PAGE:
Get Iron III Oxide-hydroxide essential facts below. View Videos or join the Iron III Oxide-hydroxide discussion. Add Iron III Oxide-hydroxide to your PopFlock.com topic list for future reference or share this resource on social media.
Iron(III) oxide-hydroxide or ferric oxyhydroxide is the chemical compound of iron, oxygen, and hydrogen with formula .
The compound is often encountered as one of its hydrates, ·n [Rust]. The monohydrate · (CAS 51274-00-1, C.I. 77492) is often referred as iron(III) hydroxide , hydrated iron oxide, yellow iron oxide, or Pigment Yellow 42.
Anhydrous ferric oxyhydroxide occurs naturally as four different minerals (polymorphs) denoted by the Greek letters ?, ?, ? and ?.
Goethite, ?-FeO(OH), has been used as an ocher pigment since prehistoric times.
Akaganeite is the ? polymorph, formed by weathering and noted for its presence in some meteorites and the lunar surface. However, recently it has been determined that it must contain some chloride ions to stabilize its structure, so that its more accurate formula is or .
Lepidocrocite, the ? polymorph, is commonly encountered as rust on the inside of steel water pipes and tanks.
Feroxyhyte (?) is formed under the high pressure conditions of sea and ocean floors, being thermodynamically unstable with respect to the ? polymorph (goethite) at surface conditions.
The color of iron(III) oxyhydroxide ranges from yellow through dark-brown to black, depending on the degree of hydration, particle size and shape, and crystal structure.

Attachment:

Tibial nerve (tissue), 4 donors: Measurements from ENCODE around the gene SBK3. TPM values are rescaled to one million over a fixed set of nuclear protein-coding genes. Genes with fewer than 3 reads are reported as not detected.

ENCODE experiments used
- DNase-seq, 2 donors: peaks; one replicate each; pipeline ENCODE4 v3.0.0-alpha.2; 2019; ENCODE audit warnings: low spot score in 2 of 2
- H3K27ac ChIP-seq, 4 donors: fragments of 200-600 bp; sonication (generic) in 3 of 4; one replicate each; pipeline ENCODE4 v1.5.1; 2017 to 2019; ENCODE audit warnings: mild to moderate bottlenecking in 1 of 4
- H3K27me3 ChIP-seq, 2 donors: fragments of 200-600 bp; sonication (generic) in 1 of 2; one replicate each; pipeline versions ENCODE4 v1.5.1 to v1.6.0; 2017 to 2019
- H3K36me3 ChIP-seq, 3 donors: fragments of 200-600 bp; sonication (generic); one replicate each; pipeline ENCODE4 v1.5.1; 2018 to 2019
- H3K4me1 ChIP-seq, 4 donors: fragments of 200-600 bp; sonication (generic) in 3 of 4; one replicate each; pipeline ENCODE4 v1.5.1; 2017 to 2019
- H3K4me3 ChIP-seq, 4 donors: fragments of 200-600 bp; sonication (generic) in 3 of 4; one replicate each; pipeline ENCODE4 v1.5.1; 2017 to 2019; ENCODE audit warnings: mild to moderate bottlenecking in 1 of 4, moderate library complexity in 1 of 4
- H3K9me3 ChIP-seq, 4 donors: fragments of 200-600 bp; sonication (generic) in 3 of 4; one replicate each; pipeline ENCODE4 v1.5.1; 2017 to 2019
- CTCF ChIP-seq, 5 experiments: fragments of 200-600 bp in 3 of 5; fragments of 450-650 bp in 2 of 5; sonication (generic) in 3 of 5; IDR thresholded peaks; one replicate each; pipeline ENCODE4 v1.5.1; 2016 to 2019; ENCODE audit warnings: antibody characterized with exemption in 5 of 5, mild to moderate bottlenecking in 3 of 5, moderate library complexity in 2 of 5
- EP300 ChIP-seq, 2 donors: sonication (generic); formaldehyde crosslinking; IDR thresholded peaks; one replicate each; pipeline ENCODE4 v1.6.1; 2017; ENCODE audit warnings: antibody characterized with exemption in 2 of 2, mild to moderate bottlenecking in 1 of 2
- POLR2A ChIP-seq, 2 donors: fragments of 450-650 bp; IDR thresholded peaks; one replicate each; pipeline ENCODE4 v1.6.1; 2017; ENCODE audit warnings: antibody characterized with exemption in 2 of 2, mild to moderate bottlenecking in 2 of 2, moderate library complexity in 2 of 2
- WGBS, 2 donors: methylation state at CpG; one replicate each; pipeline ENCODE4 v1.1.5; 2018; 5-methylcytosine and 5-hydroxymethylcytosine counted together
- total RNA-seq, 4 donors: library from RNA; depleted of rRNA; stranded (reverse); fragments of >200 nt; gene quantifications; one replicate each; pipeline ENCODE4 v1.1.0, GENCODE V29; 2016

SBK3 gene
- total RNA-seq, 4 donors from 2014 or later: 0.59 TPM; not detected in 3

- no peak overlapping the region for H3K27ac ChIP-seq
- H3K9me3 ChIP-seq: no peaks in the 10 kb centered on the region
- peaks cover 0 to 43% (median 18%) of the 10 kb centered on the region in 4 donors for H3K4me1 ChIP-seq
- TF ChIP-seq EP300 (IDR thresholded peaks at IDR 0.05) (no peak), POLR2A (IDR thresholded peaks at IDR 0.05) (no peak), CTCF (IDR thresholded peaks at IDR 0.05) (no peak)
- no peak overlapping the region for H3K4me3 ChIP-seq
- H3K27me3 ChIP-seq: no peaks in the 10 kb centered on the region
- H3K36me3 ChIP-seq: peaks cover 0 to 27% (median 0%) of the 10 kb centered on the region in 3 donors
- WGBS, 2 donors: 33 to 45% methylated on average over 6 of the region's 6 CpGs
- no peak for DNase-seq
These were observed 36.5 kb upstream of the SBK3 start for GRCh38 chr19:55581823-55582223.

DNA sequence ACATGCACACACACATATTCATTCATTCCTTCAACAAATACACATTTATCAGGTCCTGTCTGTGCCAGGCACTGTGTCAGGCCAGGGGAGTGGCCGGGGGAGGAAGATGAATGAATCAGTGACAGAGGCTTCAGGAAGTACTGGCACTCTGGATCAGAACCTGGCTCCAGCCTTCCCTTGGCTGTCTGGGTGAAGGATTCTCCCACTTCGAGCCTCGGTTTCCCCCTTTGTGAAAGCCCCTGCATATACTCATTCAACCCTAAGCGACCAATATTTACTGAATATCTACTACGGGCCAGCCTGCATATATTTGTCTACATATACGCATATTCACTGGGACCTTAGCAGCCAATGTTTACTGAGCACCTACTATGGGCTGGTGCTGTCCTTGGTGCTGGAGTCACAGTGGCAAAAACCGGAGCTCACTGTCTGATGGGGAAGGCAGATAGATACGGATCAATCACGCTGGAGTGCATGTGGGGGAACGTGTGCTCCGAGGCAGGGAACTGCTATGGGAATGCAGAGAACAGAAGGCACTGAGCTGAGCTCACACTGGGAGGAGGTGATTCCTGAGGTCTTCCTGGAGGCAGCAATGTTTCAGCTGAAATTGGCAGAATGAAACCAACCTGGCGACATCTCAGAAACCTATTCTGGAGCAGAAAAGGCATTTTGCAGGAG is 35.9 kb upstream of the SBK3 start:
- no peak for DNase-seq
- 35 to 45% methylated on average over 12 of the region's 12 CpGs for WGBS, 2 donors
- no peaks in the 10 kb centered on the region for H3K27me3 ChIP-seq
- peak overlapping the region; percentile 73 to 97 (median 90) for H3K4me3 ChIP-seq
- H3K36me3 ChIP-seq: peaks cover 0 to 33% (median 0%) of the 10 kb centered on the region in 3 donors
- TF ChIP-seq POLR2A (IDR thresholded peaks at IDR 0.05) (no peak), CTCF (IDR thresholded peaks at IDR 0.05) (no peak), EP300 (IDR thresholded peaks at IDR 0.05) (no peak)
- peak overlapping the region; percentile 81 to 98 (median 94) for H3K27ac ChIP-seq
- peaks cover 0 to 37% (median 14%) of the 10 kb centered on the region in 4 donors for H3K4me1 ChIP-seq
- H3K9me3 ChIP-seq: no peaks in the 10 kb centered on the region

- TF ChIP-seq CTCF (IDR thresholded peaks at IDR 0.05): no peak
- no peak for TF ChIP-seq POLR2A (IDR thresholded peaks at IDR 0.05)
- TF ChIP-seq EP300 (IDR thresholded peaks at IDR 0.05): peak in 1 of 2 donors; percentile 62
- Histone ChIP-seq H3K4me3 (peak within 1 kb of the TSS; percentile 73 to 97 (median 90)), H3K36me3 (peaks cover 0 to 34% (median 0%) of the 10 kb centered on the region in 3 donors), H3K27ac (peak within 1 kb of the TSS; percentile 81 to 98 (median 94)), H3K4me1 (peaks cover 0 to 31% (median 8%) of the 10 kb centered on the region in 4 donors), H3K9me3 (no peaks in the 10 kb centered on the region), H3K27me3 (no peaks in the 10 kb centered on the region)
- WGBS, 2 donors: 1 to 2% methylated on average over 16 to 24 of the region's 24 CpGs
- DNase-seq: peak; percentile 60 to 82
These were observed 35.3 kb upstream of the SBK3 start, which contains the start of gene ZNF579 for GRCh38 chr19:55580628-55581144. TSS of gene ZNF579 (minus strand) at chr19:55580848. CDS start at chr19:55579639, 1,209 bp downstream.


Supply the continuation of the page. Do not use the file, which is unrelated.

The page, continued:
The crystal structure of ?- (akaganeite) is that of hollandite or . The unit cell is tetragonal with a=1.048 and c=0.3023 nm, and contains eight formula units of FeOOH. Its dimensions are about 500 × 50 × 50 nm. Twinning often produces particles with the shape of hexagonal stars. 
On heating, ?- decomposes and recrystallizes as ?- (hematite).
Limonite, a mixture of various hydrates and polymorphs of ferric oxyhydroxide, is one of the three major iron ores, having been used since at least 2500 BCE.
^Safoora Rahimi, Rozita M. Moattari, Laleh Rajabi, Ali Ashraf Derakhshan, and Mohammad Keyhani (2015): "Iron oxide/hydroxide (?,?-FeOOH) nanoparticles as high potential adsorbents for lead removal from polluted aquatic media". Journal of Industrial and Engineering Chemistry, volume 23, pages 33-43. doi:10.1016/j.jiec.2014.07.039
^ abTim Grundl and Jim Delwiche (1993): "Kinetics of ferric oxyhydroxide precipitation". Journal of Contaminant Hydrology, volume 14, issue 1, pages 71-87. doi:10.1016/0169-7722(93)90042-Q
^K. H. Gayer and Leo Woontner (1956): "The Solubility of Ferrous Hydroxide and Ferric Hydroxide in Acidic and Basic Media at 25°". Journal of Physical Chemistry, volume 60, issue 11, pages 1569-1571. doi:10.1021/j150545a021
^ abcEgon Matijevi? and Paul Scheiner (1978): "Ferric hydrous oxide sols: III. Preparation of uniform particles by hydrolysis of Fe(III)-chloride, -nitrate, and -perchlorate solutions". Journal of Colloid and Interface Science, volume 63, issue 3, pages 509-524. doi:10.1016/S0021-9797(78)80011-3
^Dan Li, Xiaohui Wang, Gang Xiong, Lude Lu, Xujie Yang and Xin Wang (1997): "A novel technique to prepare ultrafine via hydrated iron(III) nitrate". Journal of Materials Science Letters volume 16, pages 493-495 doi:10.1023/A:1018528713566
Whittemore and Donald Langmuir (1974): "Ferric Oxyhydroxide Microparticles in Water". Environmental Health Perspective, volume 9, pages 173-176. doi:10.1289/ehp.749173